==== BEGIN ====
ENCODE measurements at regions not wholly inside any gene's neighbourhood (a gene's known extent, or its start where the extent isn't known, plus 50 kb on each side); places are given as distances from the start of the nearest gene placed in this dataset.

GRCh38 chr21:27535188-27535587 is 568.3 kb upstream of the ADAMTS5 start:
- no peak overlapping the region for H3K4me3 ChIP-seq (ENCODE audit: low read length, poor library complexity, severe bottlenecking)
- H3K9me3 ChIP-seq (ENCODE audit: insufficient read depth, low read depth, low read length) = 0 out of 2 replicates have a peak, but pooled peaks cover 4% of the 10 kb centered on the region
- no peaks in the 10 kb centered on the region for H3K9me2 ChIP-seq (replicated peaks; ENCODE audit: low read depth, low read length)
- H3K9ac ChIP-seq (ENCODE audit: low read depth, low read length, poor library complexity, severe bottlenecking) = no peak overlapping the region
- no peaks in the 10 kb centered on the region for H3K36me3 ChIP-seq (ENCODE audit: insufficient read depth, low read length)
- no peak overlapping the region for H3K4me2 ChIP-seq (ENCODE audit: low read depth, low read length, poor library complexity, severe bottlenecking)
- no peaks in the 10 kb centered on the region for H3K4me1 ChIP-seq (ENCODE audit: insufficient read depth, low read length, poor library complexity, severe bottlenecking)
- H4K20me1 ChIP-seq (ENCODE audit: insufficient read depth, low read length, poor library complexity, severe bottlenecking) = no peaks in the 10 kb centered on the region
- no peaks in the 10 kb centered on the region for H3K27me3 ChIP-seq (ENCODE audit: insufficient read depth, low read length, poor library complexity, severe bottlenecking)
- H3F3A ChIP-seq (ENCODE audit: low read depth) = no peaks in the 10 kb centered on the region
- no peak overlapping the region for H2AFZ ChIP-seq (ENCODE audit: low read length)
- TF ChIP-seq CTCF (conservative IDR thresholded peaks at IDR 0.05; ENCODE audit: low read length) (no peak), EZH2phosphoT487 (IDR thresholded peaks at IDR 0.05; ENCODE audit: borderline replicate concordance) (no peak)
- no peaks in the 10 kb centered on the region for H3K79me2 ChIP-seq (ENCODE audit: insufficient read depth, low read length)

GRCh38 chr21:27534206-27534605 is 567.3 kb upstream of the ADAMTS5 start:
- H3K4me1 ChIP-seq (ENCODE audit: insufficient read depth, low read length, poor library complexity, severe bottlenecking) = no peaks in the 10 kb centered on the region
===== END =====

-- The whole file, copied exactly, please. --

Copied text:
ENCODE measurements at regions not wholly inside any gene's neighbourhood (a gene's known extent, or its start where the extent isn't known, plus 50 kb on each side); places are given as distances from the start of the nearest gene placed in this dataset.

GRCh38 chr21:27535188-27535587 is 568.3 kb upstream of the ADAMTS5 start:
- no peak overlapping the region for H3K4me3 ChIP-seq (ENCODE audit: low read length, poor library complexity, severe bottlenecking)
- H3K9me3 ChIP-seq (ENCODE audit: insufficient read depth, low read depth, low read length) = 0 out of 2 replicates have a peak, but pooled peaks cover 4% of the 10 kb centered on the region
- no peaks in the 10 kb centered on the region for H3K9me2 ChIP-seq (replicated peaks; ENCODE audit: low read depth, low read length)
- H3K9ac ChIP-seq (ENCODE audit: low read depth, low read length, poor library complexity, severe bottlenecking) = no peak overlapping the region
- no peaks in the 10 kb centered on the region for H3K36me3 ChIP-seq (ENCODE audit: insufficient read depth, low read length)
- no peak overlapping the region for H3K4me2 ChIP-seq (ENCODE audit: low read depth, low read length, poor library complexity, severe bottlenecking)
- no peaks in the 10 kb centered on the region for H3K4me1 ChIP-seq (ENCODE audit: insufficient read depth, low read length, poor library complexity, severe bottlenecking)
- H4K20me1 ChIP-seq (ENCODE audit: insufficient read depth, low read length, poor library complexity, severe bottlenecking) = no peaks in the 10 kb centered on the region
- no peaks in the 10 kb centered on the region for H3K27me3 ChIP-seq (ENCODE audit: insufficient read depth, low read length, poor library complexity, severe bottlenecking)
- H3F3A ChIP-seq (ENCODE audit: low read depth) = no peaks in the 10 kb centered on the region
- no peak overlapping the region for H2AFZ ChIP-seq (ENCODE audit: low read length)
- TF ChIP-seq CTCF (conservative IDR thresholded peaks at IDR 0.05; ENCODE audit: low read length) (no peak), EZH2phosphoT487 (IDR thresholded peaks at IDR 0.05; ENCODE audit: borderline replicate concordance) (no peak)
- no peaks in the 10 kb centered on the region for H3K79me2 ChIP-seq (ENCODE audit: insufficient read depth, low read length)

GRCh38 chr21:27534206-27534605 is 567.3 kb upstream of the ADAMTS5 start:
- H3K4me1 ChIP-seq (ENCODE audit: insufficient read depth, low read length, poor library complexity, severe bottlenecking) = no peaks in the 10 kb centered on the region